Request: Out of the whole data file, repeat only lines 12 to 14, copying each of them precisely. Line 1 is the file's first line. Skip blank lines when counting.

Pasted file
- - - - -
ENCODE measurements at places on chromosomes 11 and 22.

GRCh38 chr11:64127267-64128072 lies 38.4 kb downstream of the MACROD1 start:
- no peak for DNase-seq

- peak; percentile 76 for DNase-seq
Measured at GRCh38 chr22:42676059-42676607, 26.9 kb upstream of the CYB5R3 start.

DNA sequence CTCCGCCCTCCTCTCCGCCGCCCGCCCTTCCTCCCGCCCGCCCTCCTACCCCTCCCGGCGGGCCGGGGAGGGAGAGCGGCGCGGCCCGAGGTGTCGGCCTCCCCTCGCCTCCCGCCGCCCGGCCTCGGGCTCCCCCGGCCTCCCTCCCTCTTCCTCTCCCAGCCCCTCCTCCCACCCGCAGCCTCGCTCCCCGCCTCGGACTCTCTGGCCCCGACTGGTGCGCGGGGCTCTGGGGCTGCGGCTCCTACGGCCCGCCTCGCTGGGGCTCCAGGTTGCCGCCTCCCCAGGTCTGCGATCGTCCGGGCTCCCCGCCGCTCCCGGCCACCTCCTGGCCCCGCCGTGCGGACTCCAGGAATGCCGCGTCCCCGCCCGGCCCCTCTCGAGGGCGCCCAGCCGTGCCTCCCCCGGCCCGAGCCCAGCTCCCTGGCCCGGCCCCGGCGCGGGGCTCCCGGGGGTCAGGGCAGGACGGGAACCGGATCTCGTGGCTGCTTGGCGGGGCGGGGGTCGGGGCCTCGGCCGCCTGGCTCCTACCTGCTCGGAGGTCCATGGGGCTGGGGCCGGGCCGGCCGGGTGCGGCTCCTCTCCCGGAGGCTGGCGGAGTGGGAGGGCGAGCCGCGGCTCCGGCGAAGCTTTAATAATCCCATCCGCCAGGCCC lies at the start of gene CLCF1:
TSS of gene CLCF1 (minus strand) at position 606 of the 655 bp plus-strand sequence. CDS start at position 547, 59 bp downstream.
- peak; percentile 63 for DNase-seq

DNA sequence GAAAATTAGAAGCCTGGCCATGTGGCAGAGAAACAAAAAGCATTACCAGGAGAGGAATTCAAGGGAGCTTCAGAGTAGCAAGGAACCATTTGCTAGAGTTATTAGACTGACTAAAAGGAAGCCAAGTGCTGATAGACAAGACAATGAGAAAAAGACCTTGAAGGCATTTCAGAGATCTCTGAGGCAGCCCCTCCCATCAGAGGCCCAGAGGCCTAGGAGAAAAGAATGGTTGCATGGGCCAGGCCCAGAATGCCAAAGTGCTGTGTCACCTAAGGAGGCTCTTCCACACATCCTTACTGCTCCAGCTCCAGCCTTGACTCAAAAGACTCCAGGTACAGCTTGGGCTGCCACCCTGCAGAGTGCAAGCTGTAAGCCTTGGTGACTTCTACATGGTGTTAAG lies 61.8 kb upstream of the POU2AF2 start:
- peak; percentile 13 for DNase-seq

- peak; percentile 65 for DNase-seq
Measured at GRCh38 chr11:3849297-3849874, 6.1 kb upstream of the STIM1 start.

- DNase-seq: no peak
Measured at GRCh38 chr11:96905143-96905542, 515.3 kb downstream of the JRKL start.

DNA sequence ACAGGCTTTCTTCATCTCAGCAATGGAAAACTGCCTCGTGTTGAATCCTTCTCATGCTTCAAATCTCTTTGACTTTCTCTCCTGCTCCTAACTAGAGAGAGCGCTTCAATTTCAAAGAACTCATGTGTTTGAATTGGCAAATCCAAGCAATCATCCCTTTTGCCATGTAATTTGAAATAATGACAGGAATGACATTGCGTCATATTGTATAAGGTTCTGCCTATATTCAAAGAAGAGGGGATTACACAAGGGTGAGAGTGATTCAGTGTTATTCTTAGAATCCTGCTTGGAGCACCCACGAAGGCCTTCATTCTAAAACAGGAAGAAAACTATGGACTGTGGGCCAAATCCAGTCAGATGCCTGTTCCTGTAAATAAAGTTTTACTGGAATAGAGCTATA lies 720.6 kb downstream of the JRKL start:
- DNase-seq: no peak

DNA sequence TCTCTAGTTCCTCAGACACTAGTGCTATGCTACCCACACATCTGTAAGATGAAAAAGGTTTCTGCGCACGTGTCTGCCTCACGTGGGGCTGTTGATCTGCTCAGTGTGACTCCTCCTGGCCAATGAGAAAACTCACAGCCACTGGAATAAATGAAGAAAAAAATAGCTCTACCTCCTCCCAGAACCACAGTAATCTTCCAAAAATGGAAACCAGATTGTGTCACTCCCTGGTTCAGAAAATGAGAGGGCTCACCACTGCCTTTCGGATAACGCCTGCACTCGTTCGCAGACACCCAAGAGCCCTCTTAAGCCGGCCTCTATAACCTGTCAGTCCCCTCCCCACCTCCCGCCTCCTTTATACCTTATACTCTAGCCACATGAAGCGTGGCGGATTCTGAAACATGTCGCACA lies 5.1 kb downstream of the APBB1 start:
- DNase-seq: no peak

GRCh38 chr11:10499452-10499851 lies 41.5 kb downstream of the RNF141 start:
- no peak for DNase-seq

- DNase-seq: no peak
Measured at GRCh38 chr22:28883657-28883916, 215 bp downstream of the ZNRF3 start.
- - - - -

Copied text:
Measured at GRCh38 chr11:3849297-3849874, 6.1 kb upstream of the STIM1 start.

- DNase-seq: no peak
Measured at GRCh38 chr11:96905143-96905542, 515.3 kb downstream of the JRKL start.